In this extraordinary series, Geshe Tashi gives us regular updates on the Coronavirus Pandemic amongst the Tibetan diaspora in India through the lens of Sera Monastery, home to around 6,000 monks. In response to emails asking after his welfare and requesting advice on Coronavirus and Buddhist practice, he generously shares his observations, thoughts and teachings in his usual warm-hearted and accessible style.
In this episode, Geshe la’s naughty sense of humour comes to the fore. He predicts a late start and long night ahead of him as six Abbots plan a get together over Zoom. He relates a story from his early days as a prankster. Even the Coronavirus can’t escape his light touch as he brings us “dark humour” from Bhutan, a different perspective, which, as is his way, turns out to be an inspiration.
In the Practicing Buddhism in a Pandemic section, Geshe Tashi turns his focus to our actual practice. From today he will be giving us a commentary on one of Je Tsongkhapa’s devotional verses, written especially as advice for lay practitioners. The first couple of verses pay homage to Tara, and in exploring how we might relate to her, Geshe la gives us a teaching on the four qualities of an enlightened being. In doing so, he goes to the heart of what it is to practice Buddhism.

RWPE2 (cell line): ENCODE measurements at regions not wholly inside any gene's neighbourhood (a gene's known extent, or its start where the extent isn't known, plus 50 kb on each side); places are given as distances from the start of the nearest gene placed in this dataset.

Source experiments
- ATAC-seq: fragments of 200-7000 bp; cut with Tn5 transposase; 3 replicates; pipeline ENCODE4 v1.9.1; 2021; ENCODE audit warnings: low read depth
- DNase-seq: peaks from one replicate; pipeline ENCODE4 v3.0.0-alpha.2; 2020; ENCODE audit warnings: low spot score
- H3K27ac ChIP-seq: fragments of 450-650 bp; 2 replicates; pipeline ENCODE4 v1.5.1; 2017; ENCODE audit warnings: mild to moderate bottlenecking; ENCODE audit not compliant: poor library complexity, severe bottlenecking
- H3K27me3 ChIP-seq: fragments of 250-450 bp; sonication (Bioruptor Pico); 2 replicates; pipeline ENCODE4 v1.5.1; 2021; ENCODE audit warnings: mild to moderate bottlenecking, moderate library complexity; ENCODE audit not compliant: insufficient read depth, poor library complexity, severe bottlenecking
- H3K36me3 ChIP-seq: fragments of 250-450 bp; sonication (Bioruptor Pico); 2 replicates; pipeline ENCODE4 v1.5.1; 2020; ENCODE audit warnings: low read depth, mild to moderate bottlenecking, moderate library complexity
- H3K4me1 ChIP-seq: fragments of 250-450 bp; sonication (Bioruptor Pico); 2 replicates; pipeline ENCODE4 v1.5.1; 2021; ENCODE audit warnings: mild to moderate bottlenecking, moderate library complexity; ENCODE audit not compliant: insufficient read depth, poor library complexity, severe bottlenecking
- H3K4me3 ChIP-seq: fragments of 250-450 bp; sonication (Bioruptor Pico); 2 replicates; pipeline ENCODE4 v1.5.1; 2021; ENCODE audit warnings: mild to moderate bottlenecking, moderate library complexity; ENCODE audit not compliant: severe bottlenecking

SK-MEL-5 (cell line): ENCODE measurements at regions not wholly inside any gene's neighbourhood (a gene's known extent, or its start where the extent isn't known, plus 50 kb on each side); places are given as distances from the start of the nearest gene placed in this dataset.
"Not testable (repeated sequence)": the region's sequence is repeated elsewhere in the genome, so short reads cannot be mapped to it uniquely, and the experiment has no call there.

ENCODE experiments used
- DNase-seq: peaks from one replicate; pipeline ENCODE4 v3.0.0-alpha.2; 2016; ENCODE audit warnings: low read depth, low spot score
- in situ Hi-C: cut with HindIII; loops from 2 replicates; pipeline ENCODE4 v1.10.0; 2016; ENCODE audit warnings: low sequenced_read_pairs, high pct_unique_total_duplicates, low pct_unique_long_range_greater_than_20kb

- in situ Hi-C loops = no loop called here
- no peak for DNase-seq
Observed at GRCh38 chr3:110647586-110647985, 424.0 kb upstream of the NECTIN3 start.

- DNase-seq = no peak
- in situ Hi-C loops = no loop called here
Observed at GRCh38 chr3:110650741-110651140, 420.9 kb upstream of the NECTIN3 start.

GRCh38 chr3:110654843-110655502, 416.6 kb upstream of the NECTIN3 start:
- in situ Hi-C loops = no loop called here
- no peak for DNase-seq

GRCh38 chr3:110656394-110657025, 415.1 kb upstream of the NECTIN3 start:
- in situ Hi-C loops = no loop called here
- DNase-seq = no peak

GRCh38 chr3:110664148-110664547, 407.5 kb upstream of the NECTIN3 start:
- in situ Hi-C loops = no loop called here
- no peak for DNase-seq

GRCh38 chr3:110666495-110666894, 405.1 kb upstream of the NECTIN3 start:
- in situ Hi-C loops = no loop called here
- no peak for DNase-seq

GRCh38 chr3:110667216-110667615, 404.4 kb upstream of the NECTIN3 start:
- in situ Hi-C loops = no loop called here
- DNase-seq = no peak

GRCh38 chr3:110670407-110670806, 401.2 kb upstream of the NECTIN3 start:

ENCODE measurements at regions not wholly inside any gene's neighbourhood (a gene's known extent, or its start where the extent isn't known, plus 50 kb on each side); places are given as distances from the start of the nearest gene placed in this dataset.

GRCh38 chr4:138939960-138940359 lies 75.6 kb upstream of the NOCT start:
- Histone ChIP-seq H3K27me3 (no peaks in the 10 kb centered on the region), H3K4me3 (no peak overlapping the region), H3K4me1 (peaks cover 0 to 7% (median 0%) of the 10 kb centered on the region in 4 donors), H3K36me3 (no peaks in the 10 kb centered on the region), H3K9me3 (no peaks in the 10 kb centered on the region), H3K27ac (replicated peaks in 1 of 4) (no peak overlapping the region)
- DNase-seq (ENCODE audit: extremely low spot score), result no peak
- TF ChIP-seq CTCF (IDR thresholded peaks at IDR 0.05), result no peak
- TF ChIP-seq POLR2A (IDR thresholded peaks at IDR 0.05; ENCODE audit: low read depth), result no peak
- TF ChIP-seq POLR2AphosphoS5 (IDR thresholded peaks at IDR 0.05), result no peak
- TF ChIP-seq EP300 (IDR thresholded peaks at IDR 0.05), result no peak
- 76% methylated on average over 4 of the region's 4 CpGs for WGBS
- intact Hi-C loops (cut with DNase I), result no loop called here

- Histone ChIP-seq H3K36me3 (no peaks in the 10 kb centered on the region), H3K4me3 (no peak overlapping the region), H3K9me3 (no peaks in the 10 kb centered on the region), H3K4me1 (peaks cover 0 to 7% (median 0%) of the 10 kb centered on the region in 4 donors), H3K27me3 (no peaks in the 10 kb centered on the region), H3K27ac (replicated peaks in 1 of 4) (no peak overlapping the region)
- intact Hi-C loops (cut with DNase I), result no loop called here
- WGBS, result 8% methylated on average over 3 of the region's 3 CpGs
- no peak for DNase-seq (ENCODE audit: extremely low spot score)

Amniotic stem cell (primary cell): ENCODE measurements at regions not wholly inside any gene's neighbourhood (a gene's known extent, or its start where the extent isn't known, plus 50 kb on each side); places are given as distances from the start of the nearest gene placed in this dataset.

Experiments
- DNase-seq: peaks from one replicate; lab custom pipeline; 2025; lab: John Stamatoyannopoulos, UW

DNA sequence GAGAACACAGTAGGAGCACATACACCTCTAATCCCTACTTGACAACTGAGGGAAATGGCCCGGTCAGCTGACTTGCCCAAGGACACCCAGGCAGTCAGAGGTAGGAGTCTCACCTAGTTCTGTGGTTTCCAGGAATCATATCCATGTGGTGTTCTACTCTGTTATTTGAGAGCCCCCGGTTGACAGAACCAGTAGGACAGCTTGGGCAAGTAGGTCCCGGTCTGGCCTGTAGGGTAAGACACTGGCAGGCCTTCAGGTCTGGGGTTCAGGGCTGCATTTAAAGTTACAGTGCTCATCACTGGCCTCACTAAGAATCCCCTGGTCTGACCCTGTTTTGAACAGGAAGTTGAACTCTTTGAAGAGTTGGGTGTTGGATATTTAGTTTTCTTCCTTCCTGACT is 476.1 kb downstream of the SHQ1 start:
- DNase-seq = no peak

The two of us have often fantasised about living in a monastery, regularly going to the teacher’s rooms for personal instruction. And listening to Geshe Tashi sitting in his room commentating on Lama Tsongkapa verses, it struck us that we are all in that situation now. We are all close students sitting together, receiving his personal advice. We are, we feel, very fortunate.
The Essence of a Human Life
Words of Advice for the Lay Practitioner
Homage to my guru, the youthful Manjushri
To those within her refuge, every happiness and joy,
For those beset by suffering, every assistance.
Noble Tara, I bow before you.
“Those adrift on great seas of suffering I will save” –
A powerful vow made good.
To your lotus feet, compassionate goddess,
I offer this bowed head.
You of fine features, you have gained
This opportune and leisured human form.
If you follow me who speaks to help others,
Listen well, I have something to say.
p.209 The Splendour of an Autumn Moon, Lama Tsongkhapa, trans. Gavin Kilty.
Khen Rinpoche Geshe Tashi Tsering taught in London for over 25 years and is currently Abbot of Sera Mey Monastery in Karnataka State, India.